Although it is one of the smallest counties in England, Hertfordshire has a great variety of scenery, mostly, in the words of Sir Nikolaus Pevsner, ‘uneventful but lovable’. Despite its proximity to London and excellent communications to the capital by road and rail, parts are surprisingly rural.

Hertford, the county town, is still an old market town, and wheat and barley are grown in abundance in the north, on the Cambridgeshire border. The Chilterns Area of Outstanding Natural Beauty just touches the south-west of the county.

In the south, the soil is clay and the landscape heavily wooded. Building materials include the traditional timber – the county has an exceptionally high number of timber-framed buildings, constructed from the 13th to the 18th centuries.

The county has a long history: as Verulamium, St Albans was one of the main Roman towns in Britain, and more recently, a succession of great houses were built, including Hatfield House and Knebworth.

The most popular areas in the county include the corridor close to the M11, within easy reach of Harlow and Saffron Walden, and the towns of Berkhamstead and Hampenden.

Property in Hertfordshire used to be quite resonable, but proximity to London coupled with extremely good schools have ensured that you now get much less for your money. As well as timber-framed houses, there are some Georgian rectories, and some lovely period town houses as well, which are highly sought-after.

A standard Georgian country house will cost you anywhere from £1.5m, and houses near to the train station are even more popular.

Richard Parry at Savills in Bishops Stortford said that he expects property prices to continue to rise on into the forseeable future, considering the buoyant market and the continuing demand for property close to the capital, not least from an influx of foreign buyers keen to get a piece of the country pie.

Richard Goss from Strutt and Parker in St Albans agrees, saying he thinks if more property does flood the market it may loosen things up a bit: ‘It really is a case of waiting to see but I think that what we have seen is demand far outstripping supply here, and if that changes then prices may not be as very very high. But property here is always going to be in demand. That will never change.

‘Property will sell, as long as it is reasonably priced,’ says Mr Parry. ‘For the right money properties are changing hands fast, at or above the guide price.’

Location is also key in this small county. St Albans and Hertford, and their environs are obviously much sought-after, but there are also areas which are less desirable, particularly under the routes to and from Stansted and Luton.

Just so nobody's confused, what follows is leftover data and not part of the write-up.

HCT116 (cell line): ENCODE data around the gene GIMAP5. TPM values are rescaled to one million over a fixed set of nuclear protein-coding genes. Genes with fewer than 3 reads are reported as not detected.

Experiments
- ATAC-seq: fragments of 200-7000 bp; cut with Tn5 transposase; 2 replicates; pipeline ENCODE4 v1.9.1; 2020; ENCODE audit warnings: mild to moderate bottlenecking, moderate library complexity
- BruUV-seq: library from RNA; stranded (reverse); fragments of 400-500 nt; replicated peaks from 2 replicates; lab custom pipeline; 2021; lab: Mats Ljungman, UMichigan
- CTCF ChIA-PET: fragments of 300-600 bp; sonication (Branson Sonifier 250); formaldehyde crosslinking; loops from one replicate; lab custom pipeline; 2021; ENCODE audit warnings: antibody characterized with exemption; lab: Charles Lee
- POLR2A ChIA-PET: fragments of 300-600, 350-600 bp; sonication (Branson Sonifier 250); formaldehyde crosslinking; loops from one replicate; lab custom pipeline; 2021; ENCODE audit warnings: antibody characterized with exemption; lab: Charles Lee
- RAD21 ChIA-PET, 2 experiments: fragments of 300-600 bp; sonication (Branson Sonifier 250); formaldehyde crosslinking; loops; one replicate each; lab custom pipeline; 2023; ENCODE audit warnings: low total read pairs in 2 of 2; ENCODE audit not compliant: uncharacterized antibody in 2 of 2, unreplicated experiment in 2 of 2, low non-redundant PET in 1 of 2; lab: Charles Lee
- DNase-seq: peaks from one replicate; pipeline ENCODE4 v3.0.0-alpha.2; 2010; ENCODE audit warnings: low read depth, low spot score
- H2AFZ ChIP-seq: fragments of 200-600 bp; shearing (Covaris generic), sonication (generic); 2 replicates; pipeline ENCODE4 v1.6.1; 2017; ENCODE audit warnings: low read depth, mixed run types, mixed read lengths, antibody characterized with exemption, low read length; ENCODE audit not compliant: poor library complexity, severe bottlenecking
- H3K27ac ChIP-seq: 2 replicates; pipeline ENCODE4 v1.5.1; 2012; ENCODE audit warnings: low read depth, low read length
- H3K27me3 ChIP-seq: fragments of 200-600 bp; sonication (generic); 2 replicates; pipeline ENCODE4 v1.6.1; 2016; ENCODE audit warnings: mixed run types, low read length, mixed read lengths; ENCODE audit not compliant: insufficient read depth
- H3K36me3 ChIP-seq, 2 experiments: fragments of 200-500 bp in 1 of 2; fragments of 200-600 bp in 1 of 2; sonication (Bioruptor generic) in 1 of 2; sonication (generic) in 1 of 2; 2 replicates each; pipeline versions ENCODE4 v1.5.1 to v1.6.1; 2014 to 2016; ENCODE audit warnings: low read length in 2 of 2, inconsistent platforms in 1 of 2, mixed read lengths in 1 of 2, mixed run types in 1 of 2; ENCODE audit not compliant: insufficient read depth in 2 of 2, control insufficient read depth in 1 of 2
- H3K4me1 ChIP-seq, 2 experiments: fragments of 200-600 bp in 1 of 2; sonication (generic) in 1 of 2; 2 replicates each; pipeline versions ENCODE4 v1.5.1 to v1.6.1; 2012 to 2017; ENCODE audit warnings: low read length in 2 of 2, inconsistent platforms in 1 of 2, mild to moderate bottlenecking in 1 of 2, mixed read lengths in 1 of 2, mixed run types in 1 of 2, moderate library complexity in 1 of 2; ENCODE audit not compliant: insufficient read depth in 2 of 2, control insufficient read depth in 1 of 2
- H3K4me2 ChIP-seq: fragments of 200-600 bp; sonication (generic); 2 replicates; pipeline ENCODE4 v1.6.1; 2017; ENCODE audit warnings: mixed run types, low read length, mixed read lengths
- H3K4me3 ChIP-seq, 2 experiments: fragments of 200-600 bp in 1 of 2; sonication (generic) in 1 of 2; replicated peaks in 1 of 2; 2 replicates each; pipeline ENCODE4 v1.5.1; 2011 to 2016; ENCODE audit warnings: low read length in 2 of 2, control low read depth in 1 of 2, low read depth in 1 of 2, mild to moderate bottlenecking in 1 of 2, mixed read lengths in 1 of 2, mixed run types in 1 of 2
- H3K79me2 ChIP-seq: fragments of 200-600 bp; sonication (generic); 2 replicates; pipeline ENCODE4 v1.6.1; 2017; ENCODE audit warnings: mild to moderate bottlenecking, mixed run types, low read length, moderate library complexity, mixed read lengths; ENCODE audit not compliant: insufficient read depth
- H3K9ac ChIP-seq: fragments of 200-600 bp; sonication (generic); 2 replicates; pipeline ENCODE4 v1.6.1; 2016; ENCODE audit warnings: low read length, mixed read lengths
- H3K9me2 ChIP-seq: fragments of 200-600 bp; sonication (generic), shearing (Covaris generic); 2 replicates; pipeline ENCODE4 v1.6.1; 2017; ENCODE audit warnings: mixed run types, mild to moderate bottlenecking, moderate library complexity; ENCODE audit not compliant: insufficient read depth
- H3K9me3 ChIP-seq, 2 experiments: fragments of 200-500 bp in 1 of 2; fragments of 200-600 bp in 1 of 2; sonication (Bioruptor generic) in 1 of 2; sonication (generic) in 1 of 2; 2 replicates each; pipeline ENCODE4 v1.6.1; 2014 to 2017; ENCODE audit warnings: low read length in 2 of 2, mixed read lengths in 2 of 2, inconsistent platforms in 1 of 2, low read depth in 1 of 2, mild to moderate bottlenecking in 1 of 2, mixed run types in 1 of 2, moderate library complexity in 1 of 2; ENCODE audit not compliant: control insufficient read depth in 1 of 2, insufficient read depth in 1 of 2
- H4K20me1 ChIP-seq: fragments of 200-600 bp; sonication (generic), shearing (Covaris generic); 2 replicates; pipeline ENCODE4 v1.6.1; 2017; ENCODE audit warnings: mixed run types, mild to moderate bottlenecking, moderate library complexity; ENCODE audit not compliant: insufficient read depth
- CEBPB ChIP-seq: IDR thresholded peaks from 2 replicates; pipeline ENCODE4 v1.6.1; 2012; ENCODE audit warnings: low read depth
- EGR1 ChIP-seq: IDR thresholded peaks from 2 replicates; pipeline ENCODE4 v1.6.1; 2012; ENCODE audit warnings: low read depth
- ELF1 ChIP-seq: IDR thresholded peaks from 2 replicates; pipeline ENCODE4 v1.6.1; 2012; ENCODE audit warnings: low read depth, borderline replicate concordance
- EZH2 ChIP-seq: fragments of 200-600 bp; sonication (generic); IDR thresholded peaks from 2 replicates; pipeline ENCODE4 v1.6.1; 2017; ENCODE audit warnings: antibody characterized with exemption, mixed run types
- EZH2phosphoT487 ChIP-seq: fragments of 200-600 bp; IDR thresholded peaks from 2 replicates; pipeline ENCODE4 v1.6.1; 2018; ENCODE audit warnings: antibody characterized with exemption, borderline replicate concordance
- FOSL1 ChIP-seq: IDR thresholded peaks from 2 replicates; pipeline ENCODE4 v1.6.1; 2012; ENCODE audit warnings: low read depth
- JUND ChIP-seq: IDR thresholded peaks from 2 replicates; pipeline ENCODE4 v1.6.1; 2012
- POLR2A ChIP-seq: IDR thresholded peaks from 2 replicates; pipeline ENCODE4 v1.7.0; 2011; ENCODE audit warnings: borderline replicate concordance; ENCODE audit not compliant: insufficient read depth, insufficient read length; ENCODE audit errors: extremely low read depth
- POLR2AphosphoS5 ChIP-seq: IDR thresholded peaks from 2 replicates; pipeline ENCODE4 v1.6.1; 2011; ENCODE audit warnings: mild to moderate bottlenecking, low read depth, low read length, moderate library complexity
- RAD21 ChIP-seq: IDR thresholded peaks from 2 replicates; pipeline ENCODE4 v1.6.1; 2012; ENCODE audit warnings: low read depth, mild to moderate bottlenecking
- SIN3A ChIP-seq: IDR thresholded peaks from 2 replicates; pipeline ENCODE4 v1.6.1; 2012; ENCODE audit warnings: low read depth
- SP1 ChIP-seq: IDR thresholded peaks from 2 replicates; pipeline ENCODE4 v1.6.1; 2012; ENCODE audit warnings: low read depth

‘The £1m to £2m bracket is extremely busy at the moment,’ according to Mr Parry, who is delighted to be so rushed off his feet. It seems that the increasing ease of communication has made a difference to the traditional summer lull: buyers are emailing and surfing agents’ sites from the poolside. The British obsession with property can now travel wherever one chooses to take ones fortnight off.

‘There is a sense of change in when and where people are looking for property,’ Mr Parry says. ‘We used to be manic on Saturdays, when people would be rushing round looking at properties, but now things are a little slower at the weekend. People are browsing in their lunchtimes online, and emailing me when they get into work.’

Patterns are changing, all of which indicates also that property in Hertfordshire is unlikely to ever seriously deteriorate, and if you want a bit more choice for your money, the real goodies are coming up there in a couple of months’ time from now.

Major towns

Hertford, St Albans, Watford, Hemel Hempstead, Stevenage, Ware, Hatfield, Letchworth, Welwyn Garden City, Hitchin, Harpenden, Potters Bar, Cheshunt, Bishops Stortford and Royston.

Transport links

Train: King’s Cross to Stevenage 19min; Euston to Hemel Hempstead 25min; Ware 35min.

Car: Stevenage is 28 miles from central London, via the A1(M); Hemel Hempstead 25 miles, via the M1 and Ware 23 miles, via the A10.

Public schools

Berkhamsted Collegiate School (01442 863236). Co- educational, with separate campuses for girls and boys in the senior school. Fully co- educational preparatory school and sixth form, day and boarding. Age range 7- 18.

www.berkhamstedcollegiateschool.org.uk

Bishops Stortford College (01279 838575). Co-educational, age range 4-19, day and boarding. www.bishops-stortford-college.herts.uk

Haberdashers’ Askes School, Elstree (0208-207 4323). Boys only, age range 7-18, day. www.habsboys.org.uk

Haberdashers’ Askes School for Girls, Elstree (0208-953 4261). Girls only, age range 4-18, day. www.habsgirls.org.uk

Haileybury College, near Hertford (01992 463353). Co-educational, age range 11-18, day and boarding. www.haileybury.herts.sch.uk

Princess Helena College, Hitchin (01462 432100). Girls only, age range 11-18, day and boarding. www.phc.herts.sch.uk

St Albans High School for Girls (01727 853800). Girls only, age range 7-18, day. www.stalbans-high.herts.sch.uk

St Albans School (01727 855521). Boys only (co-educational sixth form), age range 11-18, day. www.st-albans.herts.sch.uk

Leisure

Golf courses: Dyrham Park, Barnet (0181-440 3361); Moor Park, Rickmansworth (01923 773146).

Hunts: The Aldenham Harriers, the Enfield Chase, the Puckeridge and Thurlow.

Yachting club: Aldenham Sailing Club.

Fishing: rivers Bure, Wissey, Yare, Waveney, and the Broads.